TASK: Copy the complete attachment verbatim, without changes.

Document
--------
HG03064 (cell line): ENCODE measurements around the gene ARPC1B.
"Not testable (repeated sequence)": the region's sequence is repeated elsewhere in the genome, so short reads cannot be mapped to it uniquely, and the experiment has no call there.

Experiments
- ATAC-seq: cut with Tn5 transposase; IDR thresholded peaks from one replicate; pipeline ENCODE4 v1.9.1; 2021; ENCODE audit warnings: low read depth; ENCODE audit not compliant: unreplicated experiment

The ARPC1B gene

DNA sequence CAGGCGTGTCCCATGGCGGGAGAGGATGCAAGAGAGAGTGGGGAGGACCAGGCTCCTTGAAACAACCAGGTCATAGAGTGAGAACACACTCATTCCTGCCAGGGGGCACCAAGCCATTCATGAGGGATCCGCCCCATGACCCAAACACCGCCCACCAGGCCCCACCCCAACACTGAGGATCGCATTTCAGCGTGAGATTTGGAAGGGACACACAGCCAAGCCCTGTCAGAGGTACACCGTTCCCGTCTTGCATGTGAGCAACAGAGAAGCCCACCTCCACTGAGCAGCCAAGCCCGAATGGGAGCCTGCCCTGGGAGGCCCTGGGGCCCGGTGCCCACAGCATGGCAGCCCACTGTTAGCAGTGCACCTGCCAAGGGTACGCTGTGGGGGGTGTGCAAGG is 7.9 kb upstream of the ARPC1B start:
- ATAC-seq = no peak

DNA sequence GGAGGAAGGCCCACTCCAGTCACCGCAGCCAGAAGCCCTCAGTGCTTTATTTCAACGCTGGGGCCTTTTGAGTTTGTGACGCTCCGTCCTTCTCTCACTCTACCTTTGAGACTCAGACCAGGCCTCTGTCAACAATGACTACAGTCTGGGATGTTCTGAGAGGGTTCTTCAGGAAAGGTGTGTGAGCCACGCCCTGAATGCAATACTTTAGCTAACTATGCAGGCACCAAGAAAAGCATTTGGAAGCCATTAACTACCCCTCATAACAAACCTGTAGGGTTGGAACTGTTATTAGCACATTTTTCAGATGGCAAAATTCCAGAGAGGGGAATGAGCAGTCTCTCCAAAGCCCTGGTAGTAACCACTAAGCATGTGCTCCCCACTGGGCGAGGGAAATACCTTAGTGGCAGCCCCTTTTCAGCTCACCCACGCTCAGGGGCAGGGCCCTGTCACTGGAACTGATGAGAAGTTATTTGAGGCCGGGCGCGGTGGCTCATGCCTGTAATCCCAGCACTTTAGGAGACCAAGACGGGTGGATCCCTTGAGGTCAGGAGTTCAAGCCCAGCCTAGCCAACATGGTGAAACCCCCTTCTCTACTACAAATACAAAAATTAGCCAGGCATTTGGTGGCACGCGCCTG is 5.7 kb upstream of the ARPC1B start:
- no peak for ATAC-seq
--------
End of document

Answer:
HG03064 (cell line): ENCODE measurements around the gene ARPC1B.
"Not testable (repeated sequence)": the region's sequence is repeated elsewhere in the genome, so short reads cannot be mapped to it uniquely, and the experiment has no call there.

Experiments
- ATAC-seq: cut with Tn5 transposase; IDR thresholded peaks from one replicate; pipeline ENCODE4 v1.9.1; 2021; ENCODE audit warnings: low read depth; ENCODE audit not compliant: unreplicated experiment

The ARPC1B gene

DNA sequence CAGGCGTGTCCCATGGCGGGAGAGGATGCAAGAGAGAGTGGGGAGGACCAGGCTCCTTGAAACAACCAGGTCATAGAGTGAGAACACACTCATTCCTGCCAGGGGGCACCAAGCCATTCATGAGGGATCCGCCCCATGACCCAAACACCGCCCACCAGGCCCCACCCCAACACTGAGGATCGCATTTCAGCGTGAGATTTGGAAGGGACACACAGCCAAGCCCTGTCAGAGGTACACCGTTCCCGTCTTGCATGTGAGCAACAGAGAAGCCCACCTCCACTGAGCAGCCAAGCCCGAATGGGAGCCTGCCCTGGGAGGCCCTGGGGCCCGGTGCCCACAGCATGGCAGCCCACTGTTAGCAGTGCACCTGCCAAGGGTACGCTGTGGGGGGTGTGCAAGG is 7.9 kb upstream of the ARPC1B start:
- ATAC-seq = no peak

DNA sequence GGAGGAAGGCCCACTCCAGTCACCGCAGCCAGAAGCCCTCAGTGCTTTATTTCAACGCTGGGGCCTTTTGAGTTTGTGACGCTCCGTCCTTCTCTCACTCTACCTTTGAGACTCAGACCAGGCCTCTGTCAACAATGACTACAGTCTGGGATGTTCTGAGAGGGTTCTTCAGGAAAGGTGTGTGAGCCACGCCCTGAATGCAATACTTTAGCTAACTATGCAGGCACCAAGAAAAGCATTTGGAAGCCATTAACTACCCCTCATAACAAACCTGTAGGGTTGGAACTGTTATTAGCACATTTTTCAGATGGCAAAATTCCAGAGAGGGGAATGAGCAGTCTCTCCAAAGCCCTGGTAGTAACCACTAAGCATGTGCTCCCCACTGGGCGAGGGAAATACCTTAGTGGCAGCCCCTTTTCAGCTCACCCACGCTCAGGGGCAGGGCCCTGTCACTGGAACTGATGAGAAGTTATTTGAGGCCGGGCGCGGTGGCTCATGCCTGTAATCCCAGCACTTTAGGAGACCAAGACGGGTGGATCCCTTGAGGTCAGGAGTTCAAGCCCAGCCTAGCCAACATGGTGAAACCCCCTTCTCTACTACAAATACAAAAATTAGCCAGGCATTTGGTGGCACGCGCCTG is 5.7 kb upstream of the ARPC1B start:
- no peak for ATAC-seq